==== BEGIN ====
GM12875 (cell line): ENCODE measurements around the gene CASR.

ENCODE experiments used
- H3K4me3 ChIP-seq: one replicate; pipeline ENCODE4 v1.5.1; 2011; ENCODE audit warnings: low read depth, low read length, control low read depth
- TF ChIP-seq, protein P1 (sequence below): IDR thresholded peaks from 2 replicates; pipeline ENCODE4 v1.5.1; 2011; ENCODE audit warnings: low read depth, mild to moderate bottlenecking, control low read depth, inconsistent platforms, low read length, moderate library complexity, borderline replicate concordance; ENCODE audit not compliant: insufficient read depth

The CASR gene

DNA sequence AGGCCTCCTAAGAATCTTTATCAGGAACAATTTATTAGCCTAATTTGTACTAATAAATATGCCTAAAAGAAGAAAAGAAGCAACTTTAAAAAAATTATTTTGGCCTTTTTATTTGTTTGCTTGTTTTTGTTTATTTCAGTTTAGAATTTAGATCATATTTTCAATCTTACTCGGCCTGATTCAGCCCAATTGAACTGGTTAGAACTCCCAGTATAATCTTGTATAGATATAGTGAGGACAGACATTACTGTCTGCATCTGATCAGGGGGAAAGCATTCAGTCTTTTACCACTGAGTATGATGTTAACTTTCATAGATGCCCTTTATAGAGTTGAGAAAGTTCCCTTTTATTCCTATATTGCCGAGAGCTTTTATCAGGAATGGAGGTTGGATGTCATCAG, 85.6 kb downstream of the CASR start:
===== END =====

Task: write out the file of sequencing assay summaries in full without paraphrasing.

GM12875 (cell line): ENCODE measurements around the gene CASR.

ENCODE experiments used
- H3K4me3 ChIP-seq: one replicate; pipeline ENCODE4 v1.5.1; 2011; ENCODE audit warnings: low read depth, low read length, control low read depth
- TF ChIP-seq, protein P1 (sequence below): IDR thresholded peaks from 2 replicates; pipeline ENCODE4 v1.5.1; 2011; ENCODE audit warnings: low read depth, mild to moderate bottlenecking, control low read depth, inconsistent platforms, low read length, moderate library complexity, borderline replicate concordance; ENCODE audit not compliant: insufficient read depth

The CASR gene

DNA sequence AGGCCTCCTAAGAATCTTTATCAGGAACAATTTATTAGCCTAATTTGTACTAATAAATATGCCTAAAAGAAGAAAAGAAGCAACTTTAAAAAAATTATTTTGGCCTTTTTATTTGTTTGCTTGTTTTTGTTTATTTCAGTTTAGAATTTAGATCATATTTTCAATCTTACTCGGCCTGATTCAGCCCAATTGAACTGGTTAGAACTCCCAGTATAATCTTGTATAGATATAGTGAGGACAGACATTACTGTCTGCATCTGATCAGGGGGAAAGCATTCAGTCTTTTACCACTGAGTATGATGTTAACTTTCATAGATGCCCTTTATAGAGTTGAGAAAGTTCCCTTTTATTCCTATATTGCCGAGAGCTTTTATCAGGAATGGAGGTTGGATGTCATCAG, 85.6 kb downstream of the CASR start: